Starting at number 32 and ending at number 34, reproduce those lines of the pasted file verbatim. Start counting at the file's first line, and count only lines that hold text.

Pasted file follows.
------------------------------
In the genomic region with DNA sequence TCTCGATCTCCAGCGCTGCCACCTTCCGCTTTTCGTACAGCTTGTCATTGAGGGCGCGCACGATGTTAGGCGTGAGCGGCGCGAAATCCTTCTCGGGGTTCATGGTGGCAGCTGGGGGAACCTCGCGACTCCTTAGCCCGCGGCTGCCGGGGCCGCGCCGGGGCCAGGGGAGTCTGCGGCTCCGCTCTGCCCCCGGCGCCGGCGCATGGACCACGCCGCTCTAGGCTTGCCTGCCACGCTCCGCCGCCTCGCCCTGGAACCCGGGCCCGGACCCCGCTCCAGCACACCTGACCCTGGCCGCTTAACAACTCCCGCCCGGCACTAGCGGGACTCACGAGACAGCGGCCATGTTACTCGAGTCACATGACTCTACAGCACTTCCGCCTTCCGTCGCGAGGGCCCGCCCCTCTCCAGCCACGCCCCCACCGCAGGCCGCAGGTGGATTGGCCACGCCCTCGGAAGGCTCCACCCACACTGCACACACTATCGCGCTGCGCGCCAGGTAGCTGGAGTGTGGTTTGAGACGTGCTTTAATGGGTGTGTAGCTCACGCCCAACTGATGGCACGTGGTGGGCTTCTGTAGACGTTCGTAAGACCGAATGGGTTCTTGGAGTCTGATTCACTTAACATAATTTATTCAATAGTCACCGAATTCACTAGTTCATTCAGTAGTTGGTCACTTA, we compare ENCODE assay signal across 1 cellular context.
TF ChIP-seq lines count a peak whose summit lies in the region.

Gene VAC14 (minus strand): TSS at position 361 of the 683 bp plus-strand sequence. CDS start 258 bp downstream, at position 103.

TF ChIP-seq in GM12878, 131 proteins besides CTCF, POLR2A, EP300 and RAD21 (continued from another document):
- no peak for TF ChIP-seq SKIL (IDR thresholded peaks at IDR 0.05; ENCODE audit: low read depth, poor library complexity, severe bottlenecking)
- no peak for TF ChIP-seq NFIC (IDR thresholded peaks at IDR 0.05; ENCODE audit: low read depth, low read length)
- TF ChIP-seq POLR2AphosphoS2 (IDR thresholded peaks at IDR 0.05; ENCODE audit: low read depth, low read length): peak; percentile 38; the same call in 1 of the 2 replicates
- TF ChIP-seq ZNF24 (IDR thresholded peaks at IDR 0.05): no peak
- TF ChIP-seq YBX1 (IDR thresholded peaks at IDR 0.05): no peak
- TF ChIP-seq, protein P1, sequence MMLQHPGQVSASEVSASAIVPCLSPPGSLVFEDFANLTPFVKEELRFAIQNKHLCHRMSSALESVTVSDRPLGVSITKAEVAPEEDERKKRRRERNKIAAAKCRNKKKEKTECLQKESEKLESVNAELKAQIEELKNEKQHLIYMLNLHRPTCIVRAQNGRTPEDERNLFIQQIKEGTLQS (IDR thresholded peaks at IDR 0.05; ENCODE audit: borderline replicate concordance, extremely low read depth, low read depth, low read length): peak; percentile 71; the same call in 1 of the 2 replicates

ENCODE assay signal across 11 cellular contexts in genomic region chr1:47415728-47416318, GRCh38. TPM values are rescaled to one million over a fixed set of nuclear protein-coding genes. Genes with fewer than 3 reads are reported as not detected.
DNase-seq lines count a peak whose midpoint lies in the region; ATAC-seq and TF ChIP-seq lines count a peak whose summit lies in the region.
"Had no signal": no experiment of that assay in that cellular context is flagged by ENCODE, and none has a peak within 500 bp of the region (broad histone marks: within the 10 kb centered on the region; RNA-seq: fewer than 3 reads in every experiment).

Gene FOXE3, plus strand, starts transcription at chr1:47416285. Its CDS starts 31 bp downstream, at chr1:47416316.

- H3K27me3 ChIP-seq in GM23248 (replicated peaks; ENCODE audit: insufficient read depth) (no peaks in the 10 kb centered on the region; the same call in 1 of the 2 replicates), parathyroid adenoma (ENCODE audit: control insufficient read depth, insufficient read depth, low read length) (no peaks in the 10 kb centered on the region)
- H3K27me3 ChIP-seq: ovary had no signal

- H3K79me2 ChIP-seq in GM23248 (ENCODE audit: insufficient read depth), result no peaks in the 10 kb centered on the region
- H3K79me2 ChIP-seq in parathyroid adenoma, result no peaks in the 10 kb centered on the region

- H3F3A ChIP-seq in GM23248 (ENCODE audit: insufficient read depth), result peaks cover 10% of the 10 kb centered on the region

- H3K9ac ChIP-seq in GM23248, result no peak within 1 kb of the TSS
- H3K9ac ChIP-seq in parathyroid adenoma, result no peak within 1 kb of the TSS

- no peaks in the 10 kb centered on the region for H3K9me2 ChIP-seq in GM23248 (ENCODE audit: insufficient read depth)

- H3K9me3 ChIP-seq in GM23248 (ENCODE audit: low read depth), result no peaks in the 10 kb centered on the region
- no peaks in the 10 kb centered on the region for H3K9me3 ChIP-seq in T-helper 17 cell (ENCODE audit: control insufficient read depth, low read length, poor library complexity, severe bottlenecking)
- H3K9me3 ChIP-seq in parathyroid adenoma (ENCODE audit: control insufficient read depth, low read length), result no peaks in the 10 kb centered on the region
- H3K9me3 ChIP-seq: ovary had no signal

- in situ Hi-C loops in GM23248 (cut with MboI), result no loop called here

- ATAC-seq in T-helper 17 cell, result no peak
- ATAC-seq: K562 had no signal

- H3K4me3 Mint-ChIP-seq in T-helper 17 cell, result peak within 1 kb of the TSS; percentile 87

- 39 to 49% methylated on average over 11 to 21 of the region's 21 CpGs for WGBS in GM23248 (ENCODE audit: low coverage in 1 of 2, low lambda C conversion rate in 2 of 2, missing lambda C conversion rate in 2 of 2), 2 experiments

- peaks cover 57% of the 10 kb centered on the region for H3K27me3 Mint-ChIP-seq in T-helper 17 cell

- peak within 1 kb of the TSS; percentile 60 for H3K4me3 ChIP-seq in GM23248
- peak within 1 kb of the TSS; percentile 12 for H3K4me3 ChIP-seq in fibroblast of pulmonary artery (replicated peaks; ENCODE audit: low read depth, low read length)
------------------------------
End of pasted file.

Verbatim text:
- peaks cover 57% of the 10 kb centered on the region for H3K27me3 Mint-ChIP-seq in T-helper 17 cell

- peak within 1 kb of the TSS; percentile 60 for H3K4me3 ChIP-seq in GM23248
- peak within 1 kb of the TSS; percentile 12 for H3K4me3 ChIP-seq in fibroblast of pulmonary artery (replicated peaks; ENCODE audit: low read depth, low read length)